That’s where I'm at now. I’ve moved onto installing the passenger side, and when that’s done I’ll tackle the forward apron extensions.

    Regarding those extensions, I can see there is a blister in my future. I made the forward extensions two years ago, and that was before I retrofitted an F1 steering box. The F1 sector extends further outside the frame, so I will need a relief hole in the forward extension to allow for it.
     
    Last edited: Apr 11, 2020
  12. rwrj
    Joined: Jan 30, 2009
    Posts: 625

    rwrj
    Member
    from SW Ga

    How did I miss all of this? Really nice work on all of it, especially the windshield. I enjoyed catching up.
     
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  13. ClarkH
    Joined: Jul 21, 2010
    Posts: 904

    ClarkH
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    Right side done! Installation was much easier second time around, so long as you don’t count the three times I banged my head on an exhaust clamp bolt. On to the front extensions.

    right-side.JPG
     
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  14. Blues4U
    Joined: Oct 1, 2015
    Posts: 4,656

    Blues4U
    Member
    from So Cal

    You know, I'm not a big fan of the splash guard look, and I thought you were making a mistake installing them, but I have to admit, that looks good, you did the right thing there.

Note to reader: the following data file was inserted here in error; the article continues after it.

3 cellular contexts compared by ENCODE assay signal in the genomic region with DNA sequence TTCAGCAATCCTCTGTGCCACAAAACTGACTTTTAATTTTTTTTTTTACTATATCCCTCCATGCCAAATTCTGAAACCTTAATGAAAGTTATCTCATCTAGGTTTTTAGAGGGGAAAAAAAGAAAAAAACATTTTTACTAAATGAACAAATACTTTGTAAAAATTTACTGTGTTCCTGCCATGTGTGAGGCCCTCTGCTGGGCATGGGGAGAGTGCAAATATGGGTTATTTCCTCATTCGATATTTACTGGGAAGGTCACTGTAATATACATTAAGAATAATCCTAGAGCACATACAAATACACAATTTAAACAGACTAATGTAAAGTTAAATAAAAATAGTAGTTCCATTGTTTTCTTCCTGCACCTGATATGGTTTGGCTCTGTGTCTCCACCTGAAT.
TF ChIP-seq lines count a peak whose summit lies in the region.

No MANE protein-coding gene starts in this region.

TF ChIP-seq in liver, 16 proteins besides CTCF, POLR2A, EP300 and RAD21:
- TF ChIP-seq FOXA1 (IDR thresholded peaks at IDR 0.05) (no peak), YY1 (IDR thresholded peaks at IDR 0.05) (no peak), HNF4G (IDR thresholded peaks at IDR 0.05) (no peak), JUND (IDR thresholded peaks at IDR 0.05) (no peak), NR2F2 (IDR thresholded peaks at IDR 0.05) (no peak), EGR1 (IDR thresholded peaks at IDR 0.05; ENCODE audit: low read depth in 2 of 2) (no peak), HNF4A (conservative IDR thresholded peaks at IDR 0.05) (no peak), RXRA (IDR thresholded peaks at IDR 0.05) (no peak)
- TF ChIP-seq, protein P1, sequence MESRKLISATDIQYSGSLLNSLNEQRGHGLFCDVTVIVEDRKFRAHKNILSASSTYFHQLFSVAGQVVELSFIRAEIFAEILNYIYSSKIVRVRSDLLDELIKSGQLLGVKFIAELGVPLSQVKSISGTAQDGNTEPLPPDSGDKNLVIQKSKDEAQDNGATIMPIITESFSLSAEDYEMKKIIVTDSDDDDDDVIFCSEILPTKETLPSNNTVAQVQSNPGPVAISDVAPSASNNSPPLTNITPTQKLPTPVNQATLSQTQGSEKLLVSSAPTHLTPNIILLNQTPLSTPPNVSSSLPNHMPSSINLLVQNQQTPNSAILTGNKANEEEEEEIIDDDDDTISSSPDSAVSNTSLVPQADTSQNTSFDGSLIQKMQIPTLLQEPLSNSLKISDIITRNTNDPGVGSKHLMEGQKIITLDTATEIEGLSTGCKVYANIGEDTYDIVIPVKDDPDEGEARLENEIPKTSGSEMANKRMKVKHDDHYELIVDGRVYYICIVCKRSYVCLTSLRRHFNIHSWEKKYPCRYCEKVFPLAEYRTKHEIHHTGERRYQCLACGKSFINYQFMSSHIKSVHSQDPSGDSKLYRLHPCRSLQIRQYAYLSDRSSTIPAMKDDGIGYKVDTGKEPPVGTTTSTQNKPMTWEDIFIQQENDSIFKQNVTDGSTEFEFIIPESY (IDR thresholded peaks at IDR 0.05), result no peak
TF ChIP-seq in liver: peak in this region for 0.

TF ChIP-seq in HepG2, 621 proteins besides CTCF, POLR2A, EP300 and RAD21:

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  15. Squablow
    Joined: Apr 26, 2005
    Posts: 14,398

    Squablow
    Member

    I really like the aprons! I think I asked once before, but were you planning to put the moldings back on, that were on there when you found the car? Or replace them with something similar, or just no moldings? Just curious.
     
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  16. ClarkH
    Joined: Jul 21, 2010
    Posts: 904

    ClarkH
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    Thank you @Blues4U and @Squablow. I like them too. And truth be told, going in I wasn't really sure I would, so I've been putting it off. But with the crazy state of thing right now, I figured giving them a try would cost me nothing but time, and I've got plenty of that on my hands. And now I'm glad I did it--they add a little bulk and make the car look a littel more complete to my eye.

    As for adornment, I'm open to suggestions. The cool thing to do would have been to louver them. But I questioned whether the battered and repaired material was up to it, and now it's water under the bridge. I still have the chrome trim spears from when I found it that you mention, Squablow. My gut says they wouldn't look right for the period, but no harm mocking them up just to see. There are also louver inserts, but I haven't seen any that look right for this application. The ones I've seen remind me too much of the cheap plastic chrome inserts on Bayliner boats of the 1980s.